/Administrative changes in Wisconsin election put tens of thousands of votes in question
Administrative changes in Wisconsin election put tens of thousands of votes in question

Administrative changes in Wisconsin election put tens of thousands of votes in question


By Daniel Payne
From allowing clerks to fix spoiled ballots to permitting voters to escape ID rules, Wisconsin election officials took actions that were not authorized by legislature.
he Constitution allows only for state legislatures to change the ways elections are conducted, but memos show Wisconsin election supervisors made three substantial changes in 2020 that impact potentially tens of thousands of ballots in a battleground state that Joe Biden won by just 20,000.
Records reviewed by Just the News show that an executive branch agency called the Wisconsin Election Commission:
Permitted local county election clerks to cure spoiled ballots by filling in missing addresses for witnesses even though state law invalidates any ballot without a witness address.
exempted as many as 200,000 citizens from voter ID rules by allowing them to claim the COVID-19 pandemic caused them to be “indefinitely confined.”
Failed to purge 130,000 names from outdated voter rolls as required by law.
The question now is whether those changes  — in particular the instructions allowing clerks to cure ballots with missing information — will open the door for the courts to intervene as President Trump looks to contest ballot practices in multiple battleground states. The Trump campaign is seeking a recount in Wisconsin.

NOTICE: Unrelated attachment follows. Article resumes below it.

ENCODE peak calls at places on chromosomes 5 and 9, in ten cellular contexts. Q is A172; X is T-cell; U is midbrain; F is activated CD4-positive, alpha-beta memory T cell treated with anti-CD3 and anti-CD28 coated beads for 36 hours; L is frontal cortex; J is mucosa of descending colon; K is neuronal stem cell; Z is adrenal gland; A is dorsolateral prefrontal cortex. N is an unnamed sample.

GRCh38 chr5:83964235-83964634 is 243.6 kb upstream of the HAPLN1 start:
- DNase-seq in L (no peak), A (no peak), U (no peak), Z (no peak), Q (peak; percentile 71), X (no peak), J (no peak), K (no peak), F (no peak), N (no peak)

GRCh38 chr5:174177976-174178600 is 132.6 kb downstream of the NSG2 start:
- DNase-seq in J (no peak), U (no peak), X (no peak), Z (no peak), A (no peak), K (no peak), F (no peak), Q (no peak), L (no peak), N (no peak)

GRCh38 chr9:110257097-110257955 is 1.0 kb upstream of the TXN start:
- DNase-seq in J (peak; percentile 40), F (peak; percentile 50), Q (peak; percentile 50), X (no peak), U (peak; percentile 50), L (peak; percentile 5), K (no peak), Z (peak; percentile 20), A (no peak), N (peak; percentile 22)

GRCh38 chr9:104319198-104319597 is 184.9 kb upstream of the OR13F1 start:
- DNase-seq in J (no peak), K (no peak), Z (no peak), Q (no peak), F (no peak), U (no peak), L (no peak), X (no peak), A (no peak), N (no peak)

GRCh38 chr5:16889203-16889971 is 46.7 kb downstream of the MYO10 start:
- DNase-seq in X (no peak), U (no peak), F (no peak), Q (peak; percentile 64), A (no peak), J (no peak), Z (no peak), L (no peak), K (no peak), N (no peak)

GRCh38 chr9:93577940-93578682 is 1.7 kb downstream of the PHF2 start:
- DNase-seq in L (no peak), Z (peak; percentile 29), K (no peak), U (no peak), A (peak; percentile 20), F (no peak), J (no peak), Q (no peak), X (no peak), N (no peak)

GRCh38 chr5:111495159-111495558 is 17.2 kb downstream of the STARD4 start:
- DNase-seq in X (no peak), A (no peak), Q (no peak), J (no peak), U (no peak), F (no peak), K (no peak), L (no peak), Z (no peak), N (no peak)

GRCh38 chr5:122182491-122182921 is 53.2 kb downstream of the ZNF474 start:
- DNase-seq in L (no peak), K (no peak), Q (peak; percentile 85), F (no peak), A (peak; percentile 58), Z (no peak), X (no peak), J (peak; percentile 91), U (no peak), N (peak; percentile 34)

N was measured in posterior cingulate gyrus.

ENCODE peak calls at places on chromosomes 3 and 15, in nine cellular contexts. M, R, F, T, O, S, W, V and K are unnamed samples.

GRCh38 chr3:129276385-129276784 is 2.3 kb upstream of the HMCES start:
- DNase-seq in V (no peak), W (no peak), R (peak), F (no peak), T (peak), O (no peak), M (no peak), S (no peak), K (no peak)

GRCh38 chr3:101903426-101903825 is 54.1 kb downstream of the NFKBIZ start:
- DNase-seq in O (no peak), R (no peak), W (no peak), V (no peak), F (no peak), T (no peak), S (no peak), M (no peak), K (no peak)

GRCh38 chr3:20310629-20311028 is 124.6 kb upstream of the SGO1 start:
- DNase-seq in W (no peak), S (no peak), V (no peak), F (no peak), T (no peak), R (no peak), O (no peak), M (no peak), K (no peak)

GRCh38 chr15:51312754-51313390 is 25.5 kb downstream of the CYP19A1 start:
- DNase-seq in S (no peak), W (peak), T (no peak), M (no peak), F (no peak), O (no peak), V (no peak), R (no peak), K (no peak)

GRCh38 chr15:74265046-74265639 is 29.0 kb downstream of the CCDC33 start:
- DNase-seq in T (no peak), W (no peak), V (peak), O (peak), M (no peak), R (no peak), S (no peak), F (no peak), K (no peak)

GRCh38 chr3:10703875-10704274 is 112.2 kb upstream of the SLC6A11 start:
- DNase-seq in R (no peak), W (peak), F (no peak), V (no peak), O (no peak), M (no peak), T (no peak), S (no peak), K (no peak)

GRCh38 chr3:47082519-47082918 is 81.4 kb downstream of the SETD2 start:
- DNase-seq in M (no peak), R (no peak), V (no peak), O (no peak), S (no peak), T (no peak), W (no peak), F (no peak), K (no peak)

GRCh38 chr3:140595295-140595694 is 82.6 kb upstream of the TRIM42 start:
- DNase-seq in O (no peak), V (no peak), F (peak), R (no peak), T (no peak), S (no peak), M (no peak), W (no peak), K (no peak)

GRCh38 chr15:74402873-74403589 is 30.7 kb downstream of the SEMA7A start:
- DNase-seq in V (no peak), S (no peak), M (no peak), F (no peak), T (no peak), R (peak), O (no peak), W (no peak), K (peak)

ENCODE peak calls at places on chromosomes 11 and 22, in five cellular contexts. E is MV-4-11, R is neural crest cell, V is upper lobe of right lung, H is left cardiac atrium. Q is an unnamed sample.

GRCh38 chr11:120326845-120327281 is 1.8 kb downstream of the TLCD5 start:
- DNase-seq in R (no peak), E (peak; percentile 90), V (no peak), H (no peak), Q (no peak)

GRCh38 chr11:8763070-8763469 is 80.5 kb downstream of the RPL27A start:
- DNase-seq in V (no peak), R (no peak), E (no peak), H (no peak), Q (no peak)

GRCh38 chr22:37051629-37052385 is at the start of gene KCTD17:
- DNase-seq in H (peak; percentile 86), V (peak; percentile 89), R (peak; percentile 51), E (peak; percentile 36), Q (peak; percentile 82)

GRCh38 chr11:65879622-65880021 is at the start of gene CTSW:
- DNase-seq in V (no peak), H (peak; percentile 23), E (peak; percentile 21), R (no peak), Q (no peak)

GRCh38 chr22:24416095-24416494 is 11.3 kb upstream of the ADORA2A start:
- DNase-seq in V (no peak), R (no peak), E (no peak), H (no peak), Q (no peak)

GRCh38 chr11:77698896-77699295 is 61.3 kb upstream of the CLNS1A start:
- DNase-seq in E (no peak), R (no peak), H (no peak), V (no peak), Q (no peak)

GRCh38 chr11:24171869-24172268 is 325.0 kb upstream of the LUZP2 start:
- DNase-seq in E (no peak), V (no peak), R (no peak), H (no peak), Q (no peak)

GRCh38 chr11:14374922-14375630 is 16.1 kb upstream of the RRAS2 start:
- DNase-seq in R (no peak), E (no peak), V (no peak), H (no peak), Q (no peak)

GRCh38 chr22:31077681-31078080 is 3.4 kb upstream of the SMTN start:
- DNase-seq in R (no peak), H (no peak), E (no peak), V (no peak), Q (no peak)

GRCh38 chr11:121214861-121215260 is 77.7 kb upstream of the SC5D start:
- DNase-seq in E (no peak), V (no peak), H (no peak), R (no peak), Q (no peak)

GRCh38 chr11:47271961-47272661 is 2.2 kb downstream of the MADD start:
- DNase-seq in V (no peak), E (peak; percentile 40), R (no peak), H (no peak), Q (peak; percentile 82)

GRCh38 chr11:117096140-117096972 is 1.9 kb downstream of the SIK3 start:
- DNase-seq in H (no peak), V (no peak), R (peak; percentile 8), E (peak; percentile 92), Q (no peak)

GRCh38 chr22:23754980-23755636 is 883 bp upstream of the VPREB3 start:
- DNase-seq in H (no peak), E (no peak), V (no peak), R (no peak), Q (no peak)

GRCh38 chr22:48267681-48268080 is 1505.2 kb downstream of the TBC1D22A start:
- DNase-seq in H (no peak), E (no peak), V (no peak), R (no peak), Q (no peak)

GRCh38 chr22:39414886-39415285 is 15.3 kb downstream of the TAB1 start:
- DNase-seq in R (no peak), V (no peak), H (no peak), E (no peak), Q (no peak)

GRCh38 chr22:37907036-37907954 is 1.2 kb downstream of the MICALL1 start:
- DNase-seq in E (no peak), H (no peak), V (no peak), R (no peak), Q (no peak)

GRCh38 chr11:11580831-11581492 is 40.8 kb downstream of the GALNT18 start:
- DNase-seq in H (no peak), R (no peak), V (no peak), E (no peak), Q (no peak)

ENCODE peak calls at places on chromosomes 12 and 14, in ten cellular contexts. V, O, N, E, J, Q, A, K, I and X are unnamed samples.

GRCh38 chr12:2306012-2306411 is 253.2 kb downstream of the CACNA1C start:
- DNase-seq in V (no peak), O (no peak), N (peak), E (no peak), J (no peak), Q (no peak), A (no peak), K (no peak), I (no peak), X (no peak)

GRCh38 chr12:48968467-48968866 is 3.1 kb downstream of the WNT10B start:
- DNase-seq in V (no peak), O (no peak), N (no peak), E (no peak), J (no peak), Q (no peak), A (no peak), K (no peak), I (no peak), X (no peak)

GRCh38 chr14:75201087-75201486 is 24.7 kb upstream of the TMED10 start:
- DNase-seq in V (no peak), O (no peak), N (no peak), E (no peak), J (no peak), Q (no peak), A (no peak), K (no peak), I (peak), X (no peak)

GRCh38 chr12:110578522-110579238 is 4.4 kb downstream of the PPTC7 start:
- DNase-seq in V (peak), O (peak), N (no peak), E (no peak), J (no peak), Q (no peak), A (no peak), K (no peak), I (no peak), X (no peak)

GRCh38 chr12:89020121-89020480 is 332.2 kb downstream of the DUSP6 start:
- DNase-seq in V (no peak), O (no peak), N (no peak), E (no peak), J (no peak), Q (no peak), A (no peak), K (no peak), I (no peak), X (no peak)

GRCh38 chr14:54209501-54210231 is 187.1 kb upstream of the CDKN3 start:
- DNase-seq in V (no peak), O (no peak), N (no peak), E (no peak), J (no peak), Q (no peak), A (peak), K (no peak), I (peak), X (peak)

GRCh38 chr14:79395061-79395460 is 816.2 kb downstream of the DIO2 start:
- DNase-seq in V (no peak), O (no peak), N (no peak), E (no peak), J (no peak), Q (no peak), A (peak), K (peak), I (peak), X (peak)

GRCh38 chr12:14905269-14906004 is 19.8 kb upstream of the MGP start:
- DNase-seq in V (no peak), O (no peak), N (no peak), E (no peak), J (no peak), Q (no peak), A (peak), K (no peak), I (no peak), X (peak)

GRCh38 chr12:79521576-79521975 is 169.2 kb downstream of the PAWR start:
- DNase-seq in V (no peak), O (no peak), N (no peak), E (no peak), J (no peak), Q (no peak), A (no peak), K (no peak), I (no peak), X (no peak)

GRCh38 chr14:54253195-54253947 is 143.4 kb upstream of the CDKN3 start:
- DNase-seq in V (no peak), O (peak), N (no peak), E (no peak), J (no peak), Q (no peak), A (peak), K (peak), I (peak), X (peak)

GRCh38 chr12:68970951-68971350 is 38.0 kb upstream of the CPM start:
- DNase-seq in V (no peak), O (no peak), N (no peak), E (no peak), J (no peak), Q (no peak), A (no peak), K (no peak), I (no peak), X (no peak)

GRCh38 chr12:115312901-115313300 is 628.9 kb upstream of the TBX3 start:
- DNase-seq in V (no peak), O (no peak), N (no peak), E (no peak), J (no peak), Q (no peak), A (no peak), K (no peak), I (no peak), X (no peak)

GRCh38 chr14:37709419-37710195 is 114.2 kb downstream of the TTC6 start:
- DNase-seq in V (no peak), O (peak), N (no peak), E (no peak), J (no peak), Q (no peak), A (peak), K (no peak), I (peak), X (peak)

“This is a complication thing about elections like this,” said Derek Muller, a professor of law at the Iowa School of Law and an expert in legal election matters. “I’ve seen it in a lot of jurisdictions, what might be sort of a technical violation of the statute, in this case encouragement to county clerks about how to use their judgment on whether or not to cure a ballot.”
State officials, he said, might have construed the directive as something of a fraud prevention measure, so that election authorities could track down witnesses if need be. The issue of whether or not the election commission violated the law could depend on how the statute is worded and interpreted, he added.
Wisconsin Statute 6.87(6d) stipulates that any ballot “may not be counted” if it is missing the address of the voter’s witness. The Wisconsin Elections Commission in August issued a directive to voters that reaffirmed that statute: “If [the witness signature and address] is missing, your ballot will not be counted,” the directive read.
Then in mid-October, the Wisconsin Elections Commission issued a directive to the state’s county clerks appearing to give them the authority, in contravention of state law, to fix incomplete (or “spoiled”) ballots that are missing witness signatures.
“Please note that the clerk should attempt to resolve any missing witness address information prior to Election Day if possible,” the directive states, “and this can be done through reliable information (personal knowledge, voter registration information, through a phone call with the voter or witness). The witness does not need to appear to add a missing address.”
Retired Wisconsin Supreme Court Justice Michael Gableman, told local radio station 1130 WISN this week that the statute is “very, very clear. If an absentee ballot does not have a witness address on it, it’s not valid. That ballot is not valid.” The Dan O’Donnell Show, meanwhile, claimed that the Wisconsin GOP “estimates that thousands of witness addresses may have been changed.”
‘Indefinitely confined’ voters given break on voter ID law